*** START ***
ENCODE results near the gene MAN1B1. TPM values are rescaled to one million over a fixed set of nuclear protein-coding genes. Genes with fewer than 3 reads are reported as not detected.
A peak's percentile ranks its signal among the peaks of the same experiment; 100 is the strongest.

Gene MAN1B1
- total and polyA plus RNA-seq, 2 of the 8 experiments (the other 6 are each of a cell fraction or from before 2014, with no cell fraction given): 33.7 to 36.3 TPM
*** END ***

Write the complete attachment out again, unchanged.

ENCODE results near the gene MAN1B1. TPM values are rescaled to one million over a fixed set of nuclear protein-coding genes. Genes with fewer than 3 reads are reported as not detected.
A peak's percentile ranks its signal among the peaks of the same experiment; 100 is the strongest.

Gene MAN1B1
- total and polyA plus RNA-seq, 2 of the 8 experiments (the other 6 are each of a cell fraction or from before 2014, with no cell fraction given): 33.7 to 36.3 TPM